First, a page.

How to Dispose of Corroded Batteries

Damaged battery image by SiZar from

When a battery cell is damaged, the acid contained in the battery leaks out and eats away at the exterior metal. Corroded batteries can burn skin and should be removed and disposed of to prevent harm. Unfortunately, most batteries end up in landfills due to inefficient recycling processes.

This releases harmful heavy metals into the environment, tainting the air, ground and water. You can find a recycling centre near you to prevent pollution resulting from corroded batteries.

Put on gloves to protect your hands from the acid.

Remove the damaged battery from the device it powered.

Seal the battery in a plastic bag and throw in the trash. The government classifies these as non-toxic waste, so it's OK to toss them. Once recycling plants find a way to profitably recycle these types of batteries, recycling will be the best option, but currently most plants won't accept them.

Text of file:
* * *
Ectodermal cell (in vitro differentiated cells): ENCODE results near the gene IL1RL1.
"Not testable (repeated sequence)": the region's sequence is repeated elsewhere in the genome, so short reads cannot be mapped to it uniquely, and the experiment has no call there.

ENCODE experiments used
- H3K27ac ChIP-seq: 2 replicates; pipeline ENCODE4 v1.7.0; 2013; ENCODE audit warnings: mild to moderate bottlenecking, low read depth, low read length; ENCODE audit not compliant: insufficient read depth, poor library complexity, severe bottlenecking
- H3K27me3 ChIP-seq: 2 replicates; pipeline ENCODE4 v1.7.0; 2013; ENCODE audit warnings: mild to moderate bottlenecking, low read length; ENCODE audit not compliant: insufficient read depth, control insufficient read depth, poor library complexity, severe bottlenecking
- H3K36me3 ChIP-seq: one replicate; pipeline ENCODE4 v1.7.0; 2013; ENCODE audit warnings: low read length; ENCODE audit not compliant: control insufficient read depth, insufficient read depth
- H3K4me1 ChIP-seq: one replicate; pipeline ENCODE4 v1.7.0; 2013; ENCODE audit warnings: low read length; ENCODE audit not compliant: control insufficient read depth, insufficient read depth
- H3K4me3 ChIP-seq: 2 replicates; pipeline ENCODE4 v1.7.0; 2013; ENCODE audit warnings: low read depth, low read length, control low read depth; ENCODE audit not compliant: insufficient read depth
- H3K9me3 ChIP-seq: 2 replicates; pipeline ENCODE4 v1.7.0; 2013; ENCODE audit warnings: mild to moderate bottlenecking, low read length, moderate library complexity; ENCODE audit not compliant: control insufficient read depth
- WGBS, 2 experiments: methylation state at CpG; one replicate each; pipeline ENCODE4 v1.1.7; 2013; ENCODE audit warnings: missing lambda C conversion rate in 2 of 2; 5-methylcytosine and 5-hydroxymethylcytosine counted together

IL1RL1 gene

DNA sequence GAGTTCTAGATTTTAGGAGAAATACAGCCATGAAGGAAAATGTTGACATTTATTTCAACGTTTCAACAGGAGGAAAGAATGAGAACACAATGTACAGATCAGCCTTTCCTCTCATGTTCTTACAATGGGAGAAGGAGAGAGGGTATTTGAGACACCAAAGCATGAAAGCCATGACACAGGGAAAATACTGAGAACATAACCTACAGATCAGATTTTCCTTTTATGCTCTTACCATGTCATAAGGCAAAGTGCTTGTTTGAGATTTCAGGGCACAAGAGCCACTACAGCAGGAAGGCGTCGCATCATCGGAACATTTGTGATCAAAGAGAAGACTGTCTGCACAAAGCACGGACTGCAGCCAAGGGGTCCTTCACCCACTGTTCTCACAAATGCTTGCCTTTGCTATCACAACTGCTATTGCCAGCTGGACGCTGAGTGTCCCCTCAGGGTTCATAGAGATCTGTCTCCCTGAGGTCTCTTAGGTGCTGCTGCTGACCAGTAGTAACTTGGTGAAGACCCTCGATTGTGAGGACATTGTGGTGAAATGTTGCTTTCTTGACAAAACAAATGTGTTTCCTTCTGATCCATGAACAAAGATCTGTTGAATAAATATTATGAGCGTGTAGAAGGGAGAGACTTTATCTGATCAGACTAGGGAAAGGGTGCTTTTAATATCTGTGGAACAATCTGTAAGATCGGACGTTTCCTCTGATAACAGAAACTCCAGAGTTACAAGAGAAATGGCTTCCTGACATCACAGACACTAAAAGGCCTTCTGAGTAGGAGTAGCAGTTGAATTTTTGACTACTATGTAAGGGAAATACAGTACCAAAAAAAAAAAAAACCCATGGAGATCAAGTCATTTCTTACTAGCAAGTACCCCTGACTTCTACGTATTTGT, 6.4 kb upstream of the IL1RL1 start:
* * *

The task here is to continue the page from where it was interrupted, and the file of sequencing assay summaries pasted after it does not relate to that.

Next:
Put on gloves to protect your hands.

Place the damaged battery in a resealing plastic bag.

Bring button batteries (such as those found in watches, remote controls or hearing aids), sealed lead acid batteries and nickel-cadmium batteries to a Household Hazardous Waste Collection Site, as they are classified as hazardous waste and should not be placed in landfills.

Find a Hazardous Waste Collection site near you by searching for "Hazardous Waste Collection Site" and the name of your town. Links will appear providing information about the proper location.

Put on gloves to protect your hands.

Place damaged batteries in a sealable plastic bag.

Take lithium ion, nickel metal hydride and silver oxide batteries to a recycling centre. Check the resource below to find your nearest recycling centre.

Put on gloves to protect your hands.

Place the damaged battery in a plastic bag.

Bring vehicle batteries back to the store you purchased them from. Most retailers will take them back to be recycled.